RATON PASS (1951), one of several Westerns released this month by the Warner Archive, is the kind of movie that's so interesting, you wonder why you'd never heard of it before. It's an engrossing film with a deep cast and a marvelous score by Max Steiner.
This saga of a New Mexico range war has distant echoes of Rod Cameron's SHORT GRASS (1950), blended with the feel of a "Western noir" like BLOOD ON THE MOON (1948) or PURSUED (1947).
The movie starts in fine style with Steiner's Latin-flavored theme music. A stagecoach pulls into a small New Mexico town with adventuress Ann (Patricia Neal) and gunslinger Cy (Steve Cochran). Initially intrigued by the handsome but dangerous Cy, Ann sees wealthy rancher Marc Challon (Dennis Morgan) on the street and marries him in short order, to the dismay of Lena (Dorothy Hart), who has long loved Marc from afar.
The phrase "marry in haste, repent at leisure" is experienced by both Marc and Ann. The ambitious Ann is frustrated that her attempts to work on ranch improvements aren't desired by her husband or his feisty father, Pierre (Basil Ruysdael). She quickly turns her sights on banker Prentice (Scott Forbes) and launches a plot to leave Marc for Prentice and have Prentice buy her the ranch outright.
Ann's scheming, when all is said and done, has the effect of unleashing a full-scale range war; she calls in Cy to act as her enforcer, while Marc forms a tentative alliance with his family's longtime enemy Jim (Louis Jean Heydt), who also happens to be Lena's uncle.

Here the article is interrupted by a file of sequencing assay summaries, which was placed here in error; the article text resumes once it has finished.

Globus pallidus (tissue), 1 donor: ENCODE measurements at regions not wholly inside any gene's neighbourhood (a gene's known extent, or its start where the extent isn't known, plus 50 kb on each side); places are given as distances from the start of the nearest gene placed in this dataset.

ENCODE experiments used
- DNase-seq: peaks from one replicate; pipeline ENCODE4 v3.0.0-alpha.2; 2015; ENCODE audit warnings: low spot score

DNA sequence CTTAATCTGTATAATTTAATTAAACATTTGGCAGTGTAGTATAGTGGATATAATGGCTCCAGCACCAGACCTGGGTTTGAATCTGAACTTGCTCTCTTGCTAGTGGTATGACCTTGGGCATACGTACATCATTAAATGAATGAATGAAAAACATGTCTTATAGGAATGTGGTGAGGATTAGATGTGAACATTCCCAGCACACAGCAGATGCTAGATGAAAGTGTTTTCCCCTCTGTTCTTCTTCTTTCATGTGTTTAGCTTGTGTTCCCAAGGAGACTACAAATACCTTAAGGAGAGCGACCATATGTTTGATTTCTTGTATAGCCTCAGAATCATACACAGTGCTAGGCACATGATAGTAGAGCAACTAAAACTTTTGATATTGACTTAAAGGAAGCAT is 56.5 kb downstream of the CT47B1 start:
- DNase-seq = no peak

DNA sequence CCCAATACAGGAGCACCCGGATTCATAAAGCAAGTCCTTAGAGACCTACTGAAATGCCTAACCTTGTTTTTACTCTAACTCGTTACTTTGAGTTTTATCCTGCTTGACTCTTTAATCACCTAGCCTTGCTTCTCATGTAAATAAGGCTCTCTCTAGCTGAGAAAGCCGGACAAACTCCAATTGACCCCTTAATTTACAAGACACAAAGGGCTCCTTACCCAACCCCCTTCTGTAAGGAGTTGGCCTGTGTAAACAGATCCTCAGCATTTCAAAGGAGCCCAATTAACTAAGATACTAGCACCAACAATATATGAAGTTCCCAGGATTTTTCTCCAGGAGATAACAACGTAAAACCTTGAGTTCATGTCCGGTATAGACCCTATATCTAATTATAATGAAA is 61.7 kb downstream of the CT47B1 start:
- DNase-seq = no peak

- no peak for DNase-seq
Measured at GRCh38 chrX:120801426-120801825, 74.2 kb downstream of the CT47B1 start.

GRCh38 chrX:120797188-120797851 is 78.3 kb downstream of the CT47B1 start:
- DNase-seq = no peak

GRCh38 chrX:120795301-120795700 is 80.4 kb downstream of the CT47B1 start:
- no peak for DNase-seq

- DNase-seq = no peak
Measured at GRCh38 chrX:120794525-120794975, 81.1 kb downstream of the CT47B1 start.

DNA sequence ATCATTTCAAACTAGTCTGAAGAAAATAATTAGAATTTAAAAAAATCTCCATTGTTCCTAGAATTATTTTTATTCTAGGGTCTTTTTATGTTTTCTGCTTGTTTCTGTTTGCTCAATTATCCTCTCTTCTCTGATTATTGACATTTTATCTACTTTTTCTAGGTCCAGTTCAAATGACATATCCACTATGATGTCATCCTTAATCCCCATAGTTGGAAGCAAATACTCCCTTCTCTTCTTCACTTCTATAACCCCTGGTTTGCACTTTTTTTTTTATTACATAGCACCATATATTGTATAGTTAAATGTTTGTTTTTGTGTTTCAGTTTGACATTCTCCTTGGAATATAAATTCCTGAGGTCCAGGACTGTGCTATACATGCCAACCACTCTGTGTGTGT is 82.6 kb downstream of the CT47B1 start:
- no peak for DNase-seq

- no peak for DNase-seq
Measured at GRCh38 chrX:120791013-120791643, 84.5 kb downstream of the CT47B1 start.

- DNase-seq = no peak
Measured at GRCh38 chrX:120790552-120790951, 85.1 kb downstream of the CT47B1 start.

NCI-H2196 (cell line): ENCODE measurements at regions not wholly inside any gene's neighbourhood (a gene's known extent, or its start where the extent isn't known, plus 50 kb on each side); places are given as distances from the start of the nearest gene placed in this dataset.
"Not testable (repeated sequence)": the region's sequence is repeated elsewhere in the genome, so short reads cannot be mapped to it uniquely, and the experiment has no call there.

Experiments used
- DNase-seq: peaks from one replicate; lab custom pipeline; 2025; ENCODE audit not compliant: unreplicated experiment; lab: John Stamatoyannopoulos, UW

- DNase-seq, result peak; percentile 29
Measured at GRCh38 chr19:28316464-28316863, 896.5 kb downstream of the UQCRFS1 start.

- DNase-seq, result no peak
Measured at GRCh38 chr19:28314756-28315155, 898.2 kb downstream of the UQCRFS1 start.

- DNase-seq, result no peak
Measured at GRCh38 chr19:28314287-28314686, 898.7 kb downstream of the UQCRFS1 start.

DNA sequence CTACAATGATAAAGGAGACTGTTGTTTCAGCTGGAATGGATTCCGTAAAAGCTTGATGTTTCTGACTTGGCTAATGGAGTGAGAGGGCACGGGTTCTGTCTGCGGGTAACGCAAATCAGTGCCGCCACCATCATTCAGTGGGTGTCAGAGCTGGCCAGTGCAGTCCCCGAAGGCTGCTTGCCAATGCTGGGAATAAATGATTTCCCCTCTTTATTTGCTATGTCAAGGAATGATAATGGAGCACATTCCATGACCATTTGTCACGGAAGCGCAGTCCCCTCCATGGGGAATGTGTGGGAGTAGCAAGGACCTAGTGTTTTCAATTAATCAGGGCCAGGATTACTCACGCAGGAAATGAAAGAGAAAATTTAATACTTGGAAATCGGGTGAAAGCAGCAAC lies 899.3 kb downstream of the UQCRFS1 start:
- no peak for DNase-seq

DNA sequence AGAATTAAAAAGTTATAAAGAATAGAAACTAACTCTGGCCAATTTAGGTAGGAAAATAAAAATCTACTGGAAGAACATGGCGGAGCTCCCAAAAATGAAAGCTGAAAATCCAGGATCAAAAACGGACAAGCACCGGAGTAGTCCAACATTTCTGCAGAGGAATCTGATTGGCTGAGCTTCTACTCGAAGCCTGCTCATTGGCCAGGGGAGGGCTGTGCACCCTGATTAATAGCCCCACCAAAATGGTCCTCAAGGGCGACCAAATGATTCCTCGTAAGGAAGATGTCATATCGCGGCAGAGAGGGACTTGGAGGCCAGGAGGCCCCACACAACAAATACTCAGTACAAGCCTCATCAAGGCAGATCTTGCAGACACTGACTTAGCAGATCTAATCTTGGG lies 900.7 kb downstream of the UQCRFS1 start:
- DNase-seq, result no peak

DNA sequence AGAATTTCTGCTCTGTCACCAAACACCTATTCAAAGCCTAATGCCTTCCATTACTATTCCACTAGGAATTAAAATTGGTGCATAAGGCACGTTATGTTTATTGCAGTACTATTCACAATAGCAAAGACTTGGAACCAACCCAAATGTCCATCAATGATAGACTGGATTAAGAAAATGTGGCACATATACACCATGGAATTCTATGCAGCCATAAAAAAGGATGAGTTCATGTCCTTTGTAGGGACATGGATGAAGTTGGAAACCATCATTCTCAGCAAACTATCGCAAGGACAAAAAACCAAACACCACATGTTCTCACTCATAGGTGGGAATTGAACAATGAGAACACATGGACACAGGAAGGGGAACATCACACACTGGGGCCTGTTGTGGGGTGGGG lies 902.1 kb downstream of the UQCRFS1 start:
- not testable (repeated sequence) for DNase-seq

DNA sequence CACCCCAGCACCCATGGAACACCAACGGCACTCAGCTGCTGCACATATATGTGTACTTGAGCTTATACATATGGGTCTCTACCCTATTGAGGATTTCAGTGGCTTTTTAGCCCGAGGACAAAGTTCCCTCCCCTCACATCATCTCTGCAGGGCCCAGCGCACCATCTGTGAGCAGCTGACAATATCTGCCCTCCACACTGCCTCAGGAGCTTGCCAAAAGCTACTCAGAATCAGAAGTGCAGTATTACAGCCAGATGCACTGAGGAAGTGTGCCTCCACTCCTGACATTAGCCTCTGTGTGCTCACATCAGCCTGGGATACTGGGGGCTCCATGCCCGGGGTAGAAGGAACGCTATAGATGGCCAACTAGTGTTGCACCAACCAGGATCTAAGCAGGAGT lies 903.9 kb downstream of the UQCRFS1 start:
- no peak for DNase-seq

Neal and Cochran play characters about as vile as can be. Neal's Ann made me think a bit of Jane Seymour in the much later EAST OF EDEN (1981), initially butter couldn't melt in her mouth sweetness, but after she hooks a rich land owner and shows her true colors, look out. She also learns the hard way that in relying on Cy to do her dirty work, she may also become his victim.
Having enjoyed Dennis Morgan in the Warner Bros. Western CHEYENNE (1947), I liked him in this also. Morgan was a versatile leading man who is effective as a tough Western hero; the film also worked in a plausible chance for him to sing, at his wedding reception.
I think this might have been the largest role I've ever seen Basil Ruysdael play, and he makes the most of it as the big, tough rancher who hasn't slowed much with advancing age; a scene early on where he casually takes down Cochran is a thing of beauty. I was also happy to find Louis Jean Heydt in such a large role as I like him a great deal. (I still wonder if he and James Millican were ever seen in the same room at the same time...) Roland Winters and James Burke fill out the cast.
Wilfred Cline. The movie was directed by Edwin L. Marin. The screenplay of this 84-minute film by James Webb and Thomas Blackburn was based on Blackburn's novel.
RATON PASS is the kind of lesser-known but worthy film I'm so glad has become available thanks to the Warner Archive. The DVD is a fine print. There are no extras.
Thanks to the Warner Archive for providing a review copy of this DVD. Warner Archive releases are MOD (manufactured on demand) and may be ordered at the Warner Archive website.